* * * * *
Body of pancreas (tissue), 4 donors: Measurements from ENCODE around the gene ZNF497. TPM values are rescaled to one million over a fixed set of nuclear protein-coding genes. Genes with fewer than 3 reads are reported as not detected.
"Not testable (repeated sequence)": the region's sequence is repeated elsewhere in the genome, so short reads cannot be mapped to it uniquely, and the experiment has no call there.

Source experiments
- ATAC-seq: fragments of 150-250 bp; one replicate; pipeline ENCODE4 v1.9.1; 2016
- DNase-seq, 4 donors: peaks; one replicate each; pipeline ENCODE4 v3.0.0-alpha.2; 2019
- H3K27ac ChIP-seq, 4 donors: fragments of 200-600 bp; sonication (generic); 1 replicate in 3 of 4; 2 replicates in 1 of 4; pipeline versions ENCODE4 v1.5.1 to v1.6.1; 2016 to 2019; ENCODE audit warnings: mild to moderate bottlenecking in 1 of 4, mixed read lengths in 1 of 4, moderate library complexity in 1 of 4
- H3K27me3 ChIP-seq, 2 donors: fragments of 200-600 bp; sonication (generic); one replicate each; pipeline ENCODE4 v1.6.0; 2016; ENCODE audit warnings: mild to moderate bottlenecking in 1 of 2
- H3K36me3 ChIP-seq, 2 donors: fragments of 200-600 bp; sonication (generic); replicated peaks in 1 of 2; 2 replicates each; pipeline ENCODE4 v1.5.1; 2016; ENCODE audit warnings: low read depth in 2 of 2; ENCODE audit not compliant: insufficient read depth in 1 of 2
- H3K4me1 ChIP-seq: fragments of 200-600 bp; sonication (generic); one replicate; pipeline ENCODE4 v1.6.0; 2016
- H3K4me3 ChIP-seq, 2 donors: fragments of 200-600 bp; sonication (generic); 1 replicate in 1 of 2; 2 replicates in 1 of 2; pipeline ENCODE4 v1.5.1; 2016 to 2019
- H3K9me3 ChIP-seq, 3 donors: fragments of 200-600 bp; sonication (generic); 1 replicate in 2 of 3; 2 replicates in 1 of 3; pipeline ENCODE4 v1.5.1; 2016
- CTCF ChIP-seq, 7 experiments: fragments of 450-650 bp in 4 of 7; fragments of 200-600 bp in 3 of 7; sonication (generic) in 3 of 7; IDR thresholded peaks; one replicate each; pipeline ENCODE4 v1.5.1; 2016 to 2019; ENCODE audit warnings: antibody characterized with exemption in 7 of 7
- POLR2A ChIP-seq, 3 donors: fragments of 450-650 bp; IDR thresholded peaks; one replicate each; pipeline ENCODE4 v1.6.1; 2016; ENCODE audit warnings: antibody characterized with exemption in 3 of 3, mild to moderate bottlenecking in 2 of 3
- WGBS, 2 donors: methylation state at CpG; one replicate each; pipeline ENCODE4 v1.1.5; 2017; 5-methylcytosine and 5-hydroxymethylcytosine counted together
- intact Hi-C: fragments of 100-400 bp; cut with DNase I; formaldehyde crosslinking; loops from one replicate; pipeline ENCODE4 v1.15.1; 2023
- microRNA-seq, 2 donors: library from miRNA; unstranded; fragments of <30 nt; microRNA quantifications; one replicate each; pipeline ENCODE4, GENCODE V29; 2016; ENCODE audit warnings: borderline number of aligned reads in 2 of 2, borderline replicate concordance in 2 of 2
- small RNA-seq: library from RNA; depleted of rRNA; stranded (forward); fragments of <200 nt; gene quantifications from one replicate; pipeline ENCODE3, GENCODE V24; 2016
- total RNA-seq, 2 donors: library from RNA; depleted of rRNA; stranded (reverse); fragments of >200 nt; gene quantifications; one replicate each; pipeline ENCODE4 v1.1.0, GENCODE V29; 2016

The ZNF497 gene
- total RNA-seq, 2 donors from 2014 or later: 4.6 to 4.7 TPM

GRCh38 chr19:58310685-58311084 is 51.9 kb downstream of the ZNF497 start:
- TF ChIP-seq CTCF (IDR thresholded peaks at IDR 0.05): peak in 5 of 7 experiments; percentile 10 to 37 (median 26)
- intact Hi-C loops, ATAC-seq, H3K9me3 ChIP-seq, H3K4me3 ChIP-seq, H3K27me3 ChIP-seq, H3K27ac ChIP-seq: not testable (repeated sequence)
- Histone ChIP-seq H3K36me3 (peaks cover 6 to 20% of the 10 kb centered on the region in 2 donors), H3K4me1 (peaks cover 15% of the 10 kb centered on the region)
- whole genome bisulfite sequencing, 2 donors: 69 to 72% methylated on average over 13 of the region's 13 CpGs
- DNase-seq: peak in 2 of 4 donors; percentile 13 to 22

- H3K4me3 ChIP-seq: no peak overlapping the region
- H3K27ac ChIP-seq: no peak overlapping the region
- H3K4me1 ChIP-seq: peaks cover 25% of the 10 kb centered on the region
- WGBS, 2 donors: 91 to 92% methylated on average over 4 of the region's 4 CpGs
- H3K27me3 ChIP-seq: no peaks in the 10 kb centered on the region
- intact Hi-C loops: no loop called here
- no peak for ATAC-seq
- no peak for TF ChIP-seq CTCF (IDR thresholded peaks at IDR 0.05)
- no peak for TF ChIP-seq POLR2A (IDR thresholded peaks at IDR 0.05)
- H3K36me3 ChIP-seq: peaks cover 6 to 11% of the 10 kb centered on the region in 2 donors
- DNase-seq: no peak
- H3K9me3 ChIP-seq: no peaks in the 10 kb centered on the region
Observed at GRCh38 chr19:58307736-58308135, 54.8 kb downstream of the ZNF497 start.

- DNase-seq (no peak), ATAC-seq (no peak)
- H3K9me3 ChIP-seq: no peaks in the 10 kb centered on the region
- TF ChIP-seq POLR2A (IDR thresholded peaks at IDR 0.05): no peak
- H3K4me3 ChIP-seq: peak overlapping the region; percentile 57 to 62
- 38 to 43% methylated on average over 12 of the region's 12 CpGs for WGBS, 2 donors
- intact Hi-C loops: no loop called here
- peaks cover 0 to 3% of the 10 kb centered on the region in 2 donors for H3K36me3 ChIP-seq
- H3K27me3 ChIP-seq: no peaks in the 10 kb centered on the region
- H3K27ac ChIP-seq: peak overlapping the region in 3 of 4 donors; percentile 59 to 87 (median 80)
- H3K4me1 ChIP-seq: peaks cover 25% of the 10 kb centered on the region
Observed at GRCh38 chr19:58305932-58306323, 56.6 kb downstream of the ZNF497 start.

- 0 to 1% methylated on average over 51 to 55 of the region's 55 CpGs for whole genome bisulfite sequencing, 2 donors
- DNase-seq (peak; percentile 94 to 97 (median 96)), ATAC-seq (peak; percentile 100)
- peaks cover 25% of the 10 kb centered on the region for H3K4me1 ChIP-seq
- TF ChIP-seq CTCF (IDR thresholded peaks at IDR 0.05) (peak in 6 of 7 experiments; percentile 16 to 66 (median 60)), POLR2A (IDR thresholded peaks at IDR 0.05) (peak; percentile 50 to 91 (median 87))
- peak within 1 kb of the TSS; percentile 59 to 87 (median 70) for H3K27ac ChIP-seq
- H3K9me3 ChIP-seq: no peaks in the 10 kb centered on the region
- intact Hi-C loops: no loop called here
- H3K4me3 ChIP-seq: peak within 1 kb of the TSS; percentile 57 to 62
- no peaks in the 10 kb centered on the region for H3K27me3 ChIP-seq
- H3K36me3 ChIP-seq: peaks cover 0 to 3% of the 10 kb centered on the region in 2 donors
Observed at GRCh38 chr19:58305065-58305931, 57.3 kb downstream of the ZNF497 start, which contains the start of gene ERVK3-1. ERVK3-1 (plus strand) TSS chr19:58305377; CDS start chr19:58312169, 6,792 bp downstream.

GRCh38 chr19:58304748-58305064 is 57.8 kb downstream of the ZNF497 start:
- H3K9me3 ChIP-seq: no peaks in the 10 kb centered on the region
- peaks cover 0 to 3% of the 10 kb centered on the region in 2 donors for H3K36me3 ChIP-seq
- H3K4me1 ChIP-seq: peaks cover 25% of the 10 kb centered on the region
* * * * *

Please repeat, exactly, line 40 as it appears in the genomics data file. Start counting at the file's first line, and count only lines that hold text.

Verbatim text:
- DNase-seq (no peak), ATAC-seq (no peak)